The Third International Congress of Translational Research in Human Nutrition (ICTRHN) took place in Clermont-Ferrand, France, on June 26 & 27, 2015.


This post is an overview of the final ICTRHN symposium on clinical implications.

(See here and here for the rest of the GMFH coverage of ICTRHN.)

  • Prof. Karine Clément, Institute of Cardiometabolism and Nutrition, France — Microbiota in cardiometabolic diseases

Clément opened by emphasizing how costly cardiometabolic diseases are to society. Turning to the microbiota, she said that research has found bacterial metabolites such as SCFAs, TMA/TMAO, as well as bacterial components (LPS) contribute to these diseases.

She says a rapid increase in gene richness is found after Roux-en-Y gastric bypass (RYGB), with major changes occurring in the microbiota from before surgery to 3 months and 6 months after surgery. Increased enterobacteria are seen both in humans and animal models; the changed bacterial taxa are those associated with improved metabolic phenotype.

Food intake behavior, pH, bile acids, incretins, and transit are all altered after RYGB. Yet not all patients respond the same to RYGB, and some will regain weight in the long run. Clément then covered some of the previously-found associations between cells, bacteria, and cardiometabolic phenotypes, concluding that the patient’s ecosystem matters for cardiometabolic risk.

  • Prof. Brent Polk, University of Southern California, USA — Probiotics and Prebiotics in health and disease: Mechanisms of action and therapeutic implications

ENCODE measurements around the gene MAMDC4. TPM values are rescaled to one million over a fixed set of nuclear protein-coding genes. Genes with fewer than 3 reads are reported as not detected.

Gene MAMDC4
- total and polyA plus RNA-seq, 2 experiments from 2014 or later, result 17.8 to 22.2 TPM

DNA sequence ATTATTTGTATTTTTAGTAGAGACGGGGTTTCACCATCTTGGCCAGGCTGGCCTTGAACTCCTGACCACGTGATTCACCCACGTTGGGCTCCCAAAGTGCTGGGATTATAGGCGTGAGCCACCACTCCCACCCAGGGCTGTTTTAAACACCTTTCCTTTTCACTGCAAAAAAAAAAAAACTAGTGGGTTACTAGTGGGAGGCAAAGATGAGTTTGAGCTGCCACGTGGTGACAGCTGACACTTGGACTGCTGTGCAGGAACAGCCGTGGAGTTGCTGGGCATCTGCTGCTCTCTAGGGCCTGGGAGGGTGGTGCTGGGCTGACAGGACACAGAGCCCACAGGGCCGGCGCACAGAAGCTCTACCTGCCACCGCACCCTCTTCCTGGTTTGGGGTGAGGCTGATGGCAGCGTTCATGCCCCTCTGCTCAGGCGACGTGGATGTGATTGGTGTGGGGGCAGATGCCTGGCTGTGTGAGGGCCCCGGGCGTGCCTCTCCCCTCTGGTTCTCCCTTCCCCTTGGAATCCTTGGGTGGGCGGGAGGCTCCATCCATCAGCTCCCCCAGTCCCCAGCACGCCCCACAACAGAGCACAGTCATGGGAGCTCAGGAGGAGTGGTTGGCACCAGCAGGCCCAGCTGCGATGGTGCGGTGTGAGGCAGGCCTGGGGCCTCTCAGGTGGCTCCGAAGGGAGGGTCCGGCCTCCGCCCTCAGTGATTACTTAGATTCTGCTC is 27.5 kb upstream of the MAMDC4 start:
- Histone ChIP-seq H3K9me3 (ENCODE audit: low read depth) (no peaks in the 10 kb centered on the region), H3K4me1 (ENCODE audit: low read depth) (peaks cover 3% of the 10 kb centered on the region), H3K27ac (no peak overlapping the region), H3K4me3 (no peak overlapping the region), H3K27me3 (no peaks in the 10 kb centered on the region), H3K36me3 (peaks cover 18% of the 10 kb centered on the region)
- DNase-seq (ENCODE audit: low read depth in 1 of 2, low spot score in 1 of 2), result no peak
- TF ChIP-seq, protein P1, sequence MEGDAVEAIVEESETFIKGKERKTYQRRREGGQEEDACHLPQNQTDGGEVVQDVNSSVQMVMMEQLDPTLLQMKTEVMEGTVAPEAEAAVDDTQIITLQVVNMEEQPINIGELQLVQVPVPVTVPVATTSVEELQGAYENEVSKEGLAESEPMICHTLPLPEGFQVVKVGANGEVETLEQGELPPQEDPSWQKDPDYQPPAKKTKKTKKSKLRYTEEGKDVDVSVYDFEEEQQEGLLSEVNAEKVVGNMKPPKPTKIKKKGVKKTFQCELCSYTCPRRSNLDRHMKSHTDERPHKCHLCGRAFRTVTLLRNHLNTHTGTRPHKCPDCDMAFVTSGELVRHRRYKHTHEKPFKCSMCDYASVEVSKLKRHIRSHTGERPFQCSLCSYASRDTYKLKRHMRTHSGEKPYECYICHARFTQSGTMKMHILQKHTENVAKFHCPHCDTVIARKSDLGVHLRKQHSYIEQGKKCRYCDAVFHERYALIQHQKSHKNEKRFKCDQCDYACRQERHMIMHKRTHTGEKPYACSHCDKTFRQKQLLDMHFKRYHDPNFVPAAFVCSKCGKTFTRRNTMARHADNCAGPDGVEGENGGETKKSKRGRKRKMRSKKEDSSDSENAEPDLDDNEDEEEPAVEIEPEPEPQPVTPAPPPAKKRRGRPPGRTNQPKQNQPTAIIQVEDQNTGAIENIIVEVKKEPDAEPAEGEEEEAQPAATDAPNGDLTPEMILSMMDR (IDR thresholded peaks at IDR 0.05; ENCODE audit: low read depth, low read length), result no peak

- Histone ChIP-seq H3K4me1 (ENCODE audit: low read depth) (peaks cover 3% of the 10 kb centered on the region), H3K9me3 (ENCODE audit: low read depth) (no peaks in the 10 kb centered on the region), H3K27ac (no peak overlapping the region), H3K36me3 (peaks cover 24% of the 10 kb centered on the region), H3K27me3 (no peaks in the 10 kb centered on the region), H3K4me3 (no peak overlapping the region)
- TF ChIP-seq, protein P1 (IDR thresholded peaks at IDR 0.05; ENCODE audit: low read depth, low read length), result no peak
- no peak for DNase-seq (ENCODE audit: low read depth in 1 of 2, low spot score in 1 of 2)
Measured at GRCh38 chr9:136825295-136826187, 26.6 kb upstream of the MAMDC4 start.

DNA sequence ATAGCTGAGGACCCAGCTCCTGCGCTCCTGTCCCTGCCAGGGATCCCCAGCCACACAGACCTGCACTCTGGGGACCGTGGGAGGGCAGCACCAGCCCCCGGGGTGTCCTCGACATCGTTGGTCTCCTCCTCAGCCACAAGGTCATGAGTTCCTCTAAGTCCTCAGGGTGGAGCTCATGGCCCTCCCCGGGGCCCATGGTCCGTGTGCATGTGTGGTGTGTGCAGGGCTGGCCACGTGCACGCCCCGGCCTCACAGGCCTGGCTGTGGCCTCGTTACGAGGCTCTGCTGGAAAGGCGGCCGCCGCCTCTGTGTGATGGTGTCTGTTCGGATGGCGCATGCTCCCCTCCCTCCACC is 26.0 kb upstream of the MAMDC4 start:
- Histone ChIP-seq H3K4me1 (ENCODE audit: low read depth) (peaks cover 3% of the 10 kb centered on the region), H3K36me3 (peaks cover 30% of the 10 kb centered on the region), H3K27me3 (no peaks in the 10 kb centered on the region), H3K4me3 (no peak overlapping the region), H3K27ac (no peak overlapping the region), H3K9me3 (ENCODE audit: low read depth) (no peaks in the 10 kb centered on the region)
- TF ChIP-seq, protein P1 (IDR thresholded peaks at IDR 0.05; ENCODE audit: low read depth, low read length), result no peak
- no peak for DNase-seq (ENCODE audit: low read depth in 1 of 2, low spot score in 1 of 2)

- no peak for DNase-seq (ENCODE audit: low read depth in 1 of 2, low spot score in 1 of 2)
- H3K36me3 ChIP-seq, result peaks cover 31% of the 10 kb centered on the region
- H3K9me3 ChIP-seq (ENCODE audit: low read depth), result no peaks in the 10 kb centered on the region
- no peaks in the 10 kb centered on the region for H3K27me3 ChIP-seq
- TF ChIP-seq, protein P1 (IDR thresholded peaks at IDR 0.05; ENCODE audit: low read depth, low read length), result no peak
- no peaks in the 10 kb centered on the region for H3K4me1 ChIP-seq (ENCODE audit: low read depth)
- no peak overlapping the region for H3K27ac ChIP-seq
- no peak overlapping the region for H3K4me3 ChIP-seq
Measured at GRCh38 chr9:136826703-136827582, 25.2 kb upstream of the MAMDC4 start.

Polk says probiotics are a popular topic, but that on the whole we only have pre-clinical data. Many trials are published but we still have little mechanistic understanding. Challenges in probiotic and prebiotic studies include:

– Not all probiotics and prebiotics are created equally

– Bioavailability (survival, location, function) varies

– Biosafety (identifying risk groups)

Research topics include how probiotics and prebiotics regulate intestinal epithelial homeostasis and/or barrier function, how they proliferate, whether and how they migrate, under which conditions the cells survive, how they impact innate and adaptive immunity, and how they affect their microenvironment.

Polk says barrier function is relevant for acute gastroenteritis, necrotizing enterocolitis, and atopy. He covered mouse studies that showed effects of probiotics on intestinal permeability, with some positive and some negative trials in humans. Certain probiotics may protect against colitis in mouse models.

  • Prof. Bernd Schnabl, University of California San Diego, USA — Microbiota and liver diseases

Schnabl reminded us that excess alcohol consumption leads to steatosis (along with steatohepatitis), then fibrosis, cirrhosis (end stage liver disease) and perhaps liver cancer. Once hepatitis C is controlled, these liver diseases will be the number two reason for liver transplant.

Schnabl says we have long known patients with alcoholic liver disease have small intestinal bacterial overgrowth — both aerobic and anaerobic, and throughout the gut from proximal small intestine to cecum. It is less clear whether this occurs in the colon. Recent data showed that the microbiota profile potentially distinguished more and less severe conditions. Fecal lactobacilli are decreased in this population, and intestinal permeability is increased compared to controls.

Moving on to therapeutic interventions, Schnabl covered the potential of non-absorbable antibiotics, prebiotics, and probiotics to affect liver disease.